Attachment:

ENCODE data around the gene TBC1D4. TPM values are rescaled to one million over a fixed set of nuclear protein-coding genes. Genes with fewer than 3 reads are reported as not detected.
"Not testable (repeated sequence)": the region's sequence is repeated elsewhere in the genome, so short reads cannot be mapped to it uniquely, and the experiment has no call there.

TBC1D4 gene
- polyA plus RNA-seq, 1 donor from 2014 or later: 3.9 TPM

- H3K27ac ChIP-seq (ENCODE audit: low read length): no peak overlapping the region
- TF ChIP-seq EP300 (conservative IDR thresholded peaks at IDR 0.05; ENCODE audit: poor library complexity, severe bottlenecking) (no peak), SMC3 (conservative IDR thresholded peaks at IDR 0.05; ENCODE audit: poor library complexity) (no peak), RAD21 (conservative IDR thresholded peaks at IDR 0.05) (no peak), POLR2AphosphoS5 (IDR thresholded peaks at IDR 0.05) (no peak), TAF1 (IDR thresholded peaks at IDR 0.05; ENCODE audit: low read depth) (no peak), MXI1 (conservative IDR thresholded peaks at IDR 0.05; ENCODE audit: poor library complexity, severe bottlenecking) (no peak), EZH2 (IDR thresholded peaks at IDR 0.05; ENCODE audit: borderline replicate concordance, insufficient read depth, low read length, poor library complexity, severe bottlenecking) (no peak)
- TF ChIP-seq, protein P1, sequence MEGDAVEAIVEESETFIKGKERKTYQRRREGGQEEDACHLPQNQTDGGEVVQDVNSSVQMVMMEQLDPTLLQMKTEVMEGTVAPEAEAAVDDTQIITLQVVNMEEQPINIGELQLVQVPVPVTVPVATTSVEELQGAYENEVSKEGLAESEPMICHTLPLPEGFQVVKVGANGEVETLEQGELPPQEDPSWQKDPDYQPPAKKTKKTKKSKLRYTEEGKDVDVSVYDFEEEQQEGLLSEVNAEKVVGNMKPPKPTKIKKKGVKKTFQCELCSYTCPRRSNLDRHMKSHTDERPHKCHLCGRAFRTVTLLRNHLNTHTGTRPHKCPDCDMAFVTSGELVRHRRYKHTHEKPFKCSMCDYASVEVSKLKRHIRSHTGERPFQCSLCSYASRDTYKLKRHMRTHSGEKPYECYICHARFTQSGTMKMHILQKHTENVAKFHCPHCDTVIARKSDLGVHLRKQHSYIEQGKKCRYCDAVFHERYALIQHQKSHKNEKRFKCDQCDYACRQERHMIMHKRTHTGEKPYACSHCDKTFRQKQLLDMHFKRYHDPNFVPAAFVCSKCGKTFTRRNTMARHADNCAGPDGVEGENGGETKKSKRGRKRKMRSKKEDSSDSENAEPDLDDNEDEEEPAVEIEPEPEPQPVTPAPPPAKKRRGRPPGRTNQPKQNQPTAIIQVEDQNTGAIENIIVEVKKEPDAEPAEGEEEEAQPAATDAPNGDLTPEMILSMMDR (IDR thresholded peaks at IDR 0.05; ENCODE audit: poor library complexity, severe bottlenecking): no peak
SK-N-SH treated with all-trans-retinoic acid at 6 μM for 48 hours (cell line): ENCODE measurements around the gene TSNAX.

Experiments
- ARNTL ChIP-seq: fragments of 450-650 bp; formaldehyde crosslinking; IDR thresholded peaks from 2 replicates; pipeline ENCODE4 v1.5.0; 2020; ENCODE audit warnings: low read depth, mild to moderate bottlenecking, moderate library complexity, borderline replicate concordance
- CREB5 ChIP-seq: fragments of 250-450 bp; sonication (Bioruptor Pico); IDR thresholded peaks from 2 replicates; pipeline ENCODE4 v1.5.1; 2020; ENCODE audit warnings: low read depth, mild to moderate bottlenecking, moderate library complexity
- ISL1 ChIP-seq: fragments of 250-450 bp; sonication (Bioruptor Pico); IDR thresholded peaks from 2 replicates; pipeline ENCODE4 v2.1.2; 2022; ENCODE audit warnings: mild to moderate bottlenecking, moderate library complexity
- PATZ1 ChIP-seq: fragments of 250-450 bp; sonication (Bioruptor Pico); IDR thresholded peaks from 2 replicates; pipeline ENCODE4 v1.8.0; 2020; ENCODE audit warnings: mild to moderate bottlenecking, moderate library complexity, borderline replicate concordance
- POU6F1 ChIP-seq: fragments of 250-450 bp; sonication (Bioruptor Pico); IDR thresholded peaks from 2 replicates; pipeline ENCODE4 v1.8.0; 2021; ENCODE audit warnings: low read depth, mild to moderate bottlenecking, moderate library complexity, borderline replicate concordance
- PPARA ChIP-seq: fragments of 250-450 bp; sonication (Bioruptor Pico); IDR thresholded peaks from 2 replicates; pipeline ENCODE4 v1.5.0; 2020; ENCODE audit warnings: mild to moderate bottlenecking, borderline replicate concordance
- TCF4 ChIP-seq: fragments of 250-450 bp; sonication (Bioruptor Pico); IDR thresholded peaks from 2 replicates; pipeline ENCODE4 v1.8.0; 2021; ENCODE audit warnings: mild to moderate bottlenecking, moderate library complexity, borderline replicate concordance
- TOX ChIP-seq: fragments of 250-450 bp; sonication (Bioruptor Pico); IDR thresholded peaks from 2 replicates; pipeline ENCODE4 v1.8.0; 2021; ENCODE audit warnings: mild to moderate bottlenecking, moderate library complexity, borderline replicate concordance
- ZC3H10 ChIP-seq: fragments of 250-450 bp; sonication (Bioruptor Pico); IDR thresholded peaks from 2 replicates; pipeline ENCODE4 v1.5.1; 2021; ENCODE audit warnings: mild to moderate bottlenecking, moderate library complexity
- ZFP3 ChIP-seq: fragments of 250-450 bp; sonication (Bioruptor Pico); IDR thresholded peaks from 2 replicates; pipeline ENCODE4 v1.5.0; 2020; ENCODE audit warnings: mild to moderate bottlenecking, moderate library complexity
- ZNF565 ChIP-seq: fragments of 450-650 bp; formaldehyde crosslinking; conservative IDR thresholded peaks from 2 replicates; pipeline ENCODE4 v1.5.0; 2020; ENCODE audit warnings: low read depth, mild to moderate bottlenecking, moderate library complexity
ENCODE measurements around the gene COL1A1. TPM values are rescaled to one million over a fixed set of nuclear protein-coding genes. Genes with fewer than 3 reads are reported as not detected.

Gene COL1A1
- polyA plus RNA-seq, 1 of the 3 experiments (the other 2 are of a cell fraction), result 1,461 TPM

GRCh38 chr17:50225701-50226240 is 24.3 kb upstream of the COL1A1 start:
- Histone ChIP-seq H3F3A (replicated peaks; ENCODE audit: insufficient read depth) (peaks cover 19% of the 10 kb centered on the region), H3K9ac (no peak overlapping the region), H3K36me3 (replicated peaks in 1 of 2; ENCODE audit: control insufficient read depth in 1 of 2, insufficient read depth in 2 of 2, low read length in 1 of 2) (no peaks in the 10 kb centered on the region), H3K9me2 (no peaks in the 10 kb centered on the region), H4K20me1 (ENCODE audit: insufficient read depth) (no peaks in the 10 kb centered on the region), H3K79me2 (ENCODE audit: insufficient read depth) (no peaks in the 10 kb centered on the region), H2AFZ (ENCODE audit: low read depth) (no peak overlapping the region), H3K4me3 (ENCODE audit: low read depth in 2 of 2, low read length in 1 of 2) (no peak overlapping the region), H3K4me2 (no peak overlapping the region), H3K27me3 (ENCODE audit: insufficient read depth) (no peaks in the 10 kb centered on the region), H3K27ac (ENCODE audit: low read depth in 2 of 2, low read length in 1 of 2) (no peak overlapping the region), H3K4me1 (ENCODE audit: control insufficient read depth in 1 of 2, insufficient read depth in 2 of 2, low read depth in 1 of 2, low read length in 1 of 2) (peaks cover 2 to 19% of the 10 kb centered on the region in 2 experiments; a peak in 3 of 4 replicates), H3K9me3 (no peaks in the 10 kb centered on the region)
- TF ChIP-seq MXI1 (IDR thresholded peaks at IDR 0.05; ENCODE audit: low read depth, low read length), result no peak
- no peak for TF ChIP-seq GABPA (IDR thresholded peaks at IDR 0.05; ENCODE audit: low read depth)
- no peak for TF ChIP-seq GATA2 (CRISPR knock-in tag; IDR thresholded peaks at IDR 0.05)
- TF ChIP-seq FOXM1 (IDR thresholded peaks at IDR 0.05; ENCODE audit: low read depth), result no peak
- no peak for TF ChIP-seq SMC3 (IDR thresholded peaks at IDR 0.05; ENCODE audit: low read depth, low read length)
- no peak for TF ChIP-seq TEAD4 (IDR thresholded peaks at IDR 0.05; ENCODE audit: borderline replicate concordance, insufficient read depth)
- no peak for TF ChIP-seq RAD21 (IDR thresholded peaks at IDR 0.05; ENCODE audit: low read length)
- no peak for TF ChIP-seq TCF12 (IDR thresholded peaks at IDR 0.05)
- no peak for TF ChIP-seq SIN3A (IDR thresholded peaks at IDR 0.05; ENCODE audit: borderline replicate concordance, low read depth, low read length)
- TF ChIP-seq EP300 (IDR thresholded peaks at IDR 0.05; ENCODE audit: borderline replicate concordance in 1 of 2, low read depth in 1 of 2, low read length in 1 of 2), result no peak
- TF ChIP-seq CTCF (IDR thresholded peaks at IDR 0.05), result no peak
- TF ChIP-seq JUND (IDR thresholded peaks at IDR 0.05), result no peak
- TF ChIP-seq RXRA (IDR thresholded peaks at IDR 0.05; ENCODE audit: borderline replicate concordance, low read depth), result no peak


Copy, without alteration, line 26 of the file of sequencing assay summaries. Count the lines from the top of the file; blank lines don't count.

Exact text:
- TF ChIP-seq MXI1 (IDR thresholded peaks at IDR 0.05; ENCODE audit: low read depth, low read length), result no peak